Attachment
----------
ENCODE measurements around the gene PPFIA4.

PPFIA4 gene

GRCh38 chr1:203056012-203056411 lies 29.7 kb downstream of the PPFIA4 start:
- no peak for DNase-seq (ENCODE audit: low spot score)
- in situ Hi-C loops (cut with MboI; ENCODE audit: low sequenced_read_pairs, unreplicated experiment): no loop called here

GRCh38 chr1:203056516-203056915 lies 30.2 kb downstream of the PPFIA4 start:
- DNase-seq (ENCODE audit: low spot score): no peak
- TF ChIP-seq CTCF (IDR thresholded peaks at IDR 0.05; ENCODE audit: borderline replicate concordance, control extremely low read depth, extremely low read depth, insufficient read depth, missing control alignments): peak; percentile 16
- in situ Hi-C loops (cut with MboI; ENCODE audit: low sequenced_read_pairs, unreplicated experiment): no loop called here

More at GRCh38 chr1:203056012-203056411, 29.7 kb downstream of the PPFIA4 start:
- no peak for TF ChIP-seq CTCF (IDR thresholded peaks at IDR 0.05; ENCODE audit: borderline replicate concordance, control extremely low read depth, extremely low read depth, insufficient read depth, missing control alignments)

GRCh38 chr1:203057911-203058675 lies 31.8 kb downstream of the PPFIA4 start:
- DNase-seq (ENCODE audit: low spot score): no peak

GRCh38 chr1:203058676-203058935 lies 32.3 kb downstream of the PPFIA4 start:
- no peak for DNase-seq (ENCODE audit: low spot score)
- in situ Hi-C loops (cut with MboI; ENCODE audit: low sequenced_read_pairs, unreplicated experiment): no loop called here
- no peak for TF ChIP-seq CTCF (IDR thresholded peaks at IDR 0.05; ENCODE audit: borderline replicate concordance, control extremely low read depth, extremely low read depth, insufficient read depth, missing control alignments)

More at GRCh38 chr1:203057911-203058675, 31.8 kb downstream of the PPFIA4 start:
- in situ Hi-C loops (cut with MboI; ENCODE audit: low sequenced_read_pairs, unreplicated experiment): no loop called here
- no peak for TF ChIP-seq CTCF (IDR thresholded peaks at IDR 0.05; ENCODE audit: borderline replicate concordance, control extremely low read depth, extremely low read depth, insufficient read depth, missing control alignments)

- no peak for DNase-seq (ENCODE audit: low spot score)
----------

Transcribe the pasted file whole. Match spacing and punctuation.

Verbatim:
ENCODE measurements around the gene PPFIA4.

PPFIA4 gene

GRCh38 chr1:203056012-203056411 lies 29.7 kb downstream of the PPFIA4 start:
- no peak for DNase-seq (ENCODE audit: low spot score)
- in situ Hi-C loops (cut with MboI; ENCODE audit: low sequenced_read_pairs, unreplicated experiment): no loop called here

GRCh38 chr1:203056516-203056915 lies 30.2 kb downstream of the PPFIA4 start:
- DNase-seq (ENCODE audit: low spot score): no peak
- TF ChIP-seq CTCF (IDR thresholded peaks at IDR 0.05; ENCODE audit: borderline replicate concordance, control extremely low read depth, extremely low read depth, insufficient read depth, missing control alignments): peak; percentile 16
- in situ Hi-C loops (cut with MboI; ENCODE audit: low sequenced_read_pairs, unreplicated experiment): no loop called here

More at GRCh38 chr1:203056012-203056411, 29.7 kb downstream of the PPFIA4 start:
- no peak for TF ChIP-seq CTCF (IDR thresholded peaks at IDR 0.05; ENCODE audit: borderline replicate concordance, control extremely low read depth, extremely low read depth, insufficient read depth, missing control alignments)

GRCh38 chr1:203057911-203058675 lies 31.8 kb downstream of the PPFIA4 start:
- DNase-seq (ENCODE audit: low spot score): no peak

GRCh38 chr1:203058676-203058935 lies 32.3 kb downstream of the PPFIA4 start:
- no peak for DNase-seq (ENCODE audit: low spot score)
- in situ Hi-C loops (cut with MboI; ENCODE audit: low sequenced_read_pairs, unreplicated experiment): no loop called here
- no peak for TF ChIP-seq CTCF (IDR thresholded peaks at IDR 0.05; ENCODE audit: borderline replicate concordance, control extremely low read depth, extremely low read depth, insufficient read depth, missing control alignments)

More at GRCh38 chr1:203057911-203058675, 31.8 kb downstream of the PPFIA4 start:
- in situ Hi-C loops (cut with MboI; ENCODE audit: low sequenced_read_pairs, unreplicated experiment): no loop called here
- no peak for TF ChIP-seq CTCF (IDR thresholded peaks at IDR 0.05; ENCODE audit: borderline replicate concordance, control extremely low read depth, extremely low read depth, insufficient read depth, missing control alignments)

- no peak for DNase-seq (ENCODE audit: low spot score)